The IT landscape changes at a breakneck pace, and complexity has become the name of the game.
Microservices replace monoliths and infrastructure diversifies in lockstep. Teams deploy Kubernetes layers, adopt wide-ranging cloud services and remotely manage complex workstation configurations. IT professionals wear multiple hats as they become inundated with expanded workflows and innumerable tasks.
Organizations increasingly turn to AIOps to address this complexity, but AIOps tools alone are insufficient. IT pros need certain skills to put the technologies and techniques into action and deliver the best results for the business.
What is AIOps?
The premise of AIOps is relatively simple: Infuse IT operations with artificial intelligence and other forms of automation. To put AIOps into practice, IT teams use third-party software systems and platforms to offload multiple tasks to applications and algorithms. The AIOps processes redefine everyday challenges, including:
- performance monitoring;
- data analysis;
- services management;
- general automation;
- issue remediation, event logging and outages; and
The field is ultimately focused on efficiency and consolidation through automation.
AIOps skills to get ahead
While AIOps hasn't caught fire yet, expectations are high. By 2023, 40% of DevOps teams will augment their IT monitoring tools with AIOps capabilities, according to Gartner. Businesses will need to hire staff to support these initiatives, so job seekers will have a massive advantage if they're already well versed in AIOps.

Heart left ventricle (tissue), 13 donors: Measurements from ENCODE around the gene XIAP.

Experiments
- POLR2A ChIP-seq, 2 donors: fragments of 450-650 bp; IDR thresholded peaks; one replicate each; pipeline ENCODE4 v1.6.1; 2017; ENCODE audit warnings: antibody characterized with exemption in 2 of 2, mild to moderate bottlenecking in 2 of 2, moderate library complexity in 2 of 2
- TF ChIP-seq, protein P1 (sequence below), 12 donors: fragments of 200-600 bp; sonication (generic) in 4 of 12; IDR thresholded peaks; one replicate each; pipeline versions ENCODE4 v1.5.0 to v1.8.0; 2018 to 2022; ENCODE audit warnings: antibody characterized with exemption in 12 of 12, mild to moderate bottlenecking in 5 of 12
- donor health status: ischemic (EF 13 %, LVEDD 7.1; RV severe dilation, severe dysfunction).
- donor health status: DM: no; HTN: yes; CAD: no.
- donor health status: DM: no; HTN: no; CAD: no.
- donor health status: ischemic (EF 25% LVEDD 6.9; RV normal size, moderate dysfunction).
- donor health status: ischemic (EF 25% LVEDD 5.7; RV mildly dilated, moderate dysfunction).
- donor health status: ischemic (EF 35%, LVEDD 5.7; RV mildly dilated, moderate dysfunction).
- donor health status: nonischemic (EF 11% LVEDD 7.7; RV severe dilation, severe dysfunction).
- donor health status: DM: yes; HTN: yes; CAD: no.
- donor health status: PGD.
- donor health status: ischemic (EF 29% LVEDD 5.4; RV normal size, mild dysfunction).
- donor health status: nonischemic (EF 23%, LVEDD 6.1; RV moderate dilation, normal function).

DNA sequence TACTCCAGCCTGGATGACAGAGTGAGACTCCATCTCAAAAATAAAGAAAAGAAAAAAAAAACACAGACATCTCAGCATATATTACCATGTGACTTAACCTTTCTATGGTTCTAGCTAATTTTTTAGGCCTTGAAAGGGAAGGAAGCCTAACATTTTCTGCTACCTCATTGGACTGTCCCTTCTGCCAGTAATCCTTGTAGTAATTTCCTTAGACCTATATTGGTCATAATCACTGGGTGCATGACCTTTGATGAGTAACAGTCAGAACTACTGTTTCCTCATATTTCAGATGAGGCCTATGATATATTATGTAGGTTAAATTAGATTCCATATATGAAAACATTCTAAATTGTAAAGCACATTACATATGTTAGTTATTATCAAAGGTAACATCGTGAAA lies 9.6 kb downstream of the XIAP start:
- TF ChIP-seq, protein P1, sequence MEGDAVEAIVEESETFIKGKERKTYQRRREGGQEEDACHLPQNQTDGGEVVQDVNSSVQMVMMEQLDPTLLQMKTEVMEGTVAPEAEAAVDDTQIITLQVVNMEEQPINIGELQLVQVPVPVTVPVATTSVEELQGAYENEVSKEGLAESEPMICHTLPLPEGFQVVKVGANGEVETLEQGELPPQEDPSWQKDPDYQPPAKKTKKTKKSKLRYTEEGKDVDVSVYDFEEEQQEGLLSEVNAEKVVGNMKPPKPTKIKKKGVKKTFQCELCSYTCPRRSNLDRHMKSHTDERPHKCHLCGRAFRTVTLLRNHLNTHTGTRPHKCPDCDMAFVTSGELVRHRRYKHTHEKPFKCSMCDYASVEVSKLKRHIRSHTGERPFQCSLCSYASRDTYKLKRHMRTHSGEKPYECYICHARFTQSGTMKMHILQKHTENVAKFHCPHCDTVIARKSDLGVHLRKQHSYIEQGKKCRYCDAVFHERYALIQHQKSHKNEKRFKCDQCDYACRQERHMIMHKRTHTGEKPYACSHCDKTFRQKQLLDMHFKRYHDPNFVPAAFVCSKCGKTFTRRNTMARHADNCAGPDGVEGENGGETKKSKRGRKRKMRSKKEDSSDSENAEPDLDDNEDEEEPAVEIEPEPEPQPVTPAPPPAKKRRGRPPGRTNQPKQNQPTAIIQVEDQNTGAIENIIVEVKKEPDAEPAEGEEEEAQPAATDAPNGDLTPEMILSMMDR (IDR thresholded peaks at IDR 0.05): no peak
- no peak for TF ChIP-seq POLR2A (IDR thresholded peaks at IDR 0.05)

However, those seeking new employment will need numerous specialized skills, as AIOps responsibilities cross disciplines. But whether you want a job in IT, DevOps or SecOps, there are several core AIOps skills that professionals can apply across those positions.
1. Monitoring centralization and interpretation
Machine learning and AI work best with unified data sets. AIOps professionals must harmoniously integrate data ingestion -- monitoring -- tools with data analysis tools, which often means connecting open source tools to closed source tools.
These duties aren't limited to one technological element. For example, an AIOps professional might coordinate data collection from applications, general infrastructure and networking hardware or software. This data forms a pool. From there, they must choose the correct machine learning tools for proper interpretation.
And while AIOps veterans don't uncover patterns manually, they do interpret them. Automated monitoring is extremely valuable, but it won't deliver business value fully without a keen eye. Interpretation skills are essential to roles in IT, DevOps and even security.
2. Systems design and advocacy
AIOps is predicated on solving puzzles, which requires proper tooling. Professionals dive deep into their infrastructure to learn its strengths, weaknesses and overall composition. They must then design AIOps systems based on systemic priorities and/or pain points.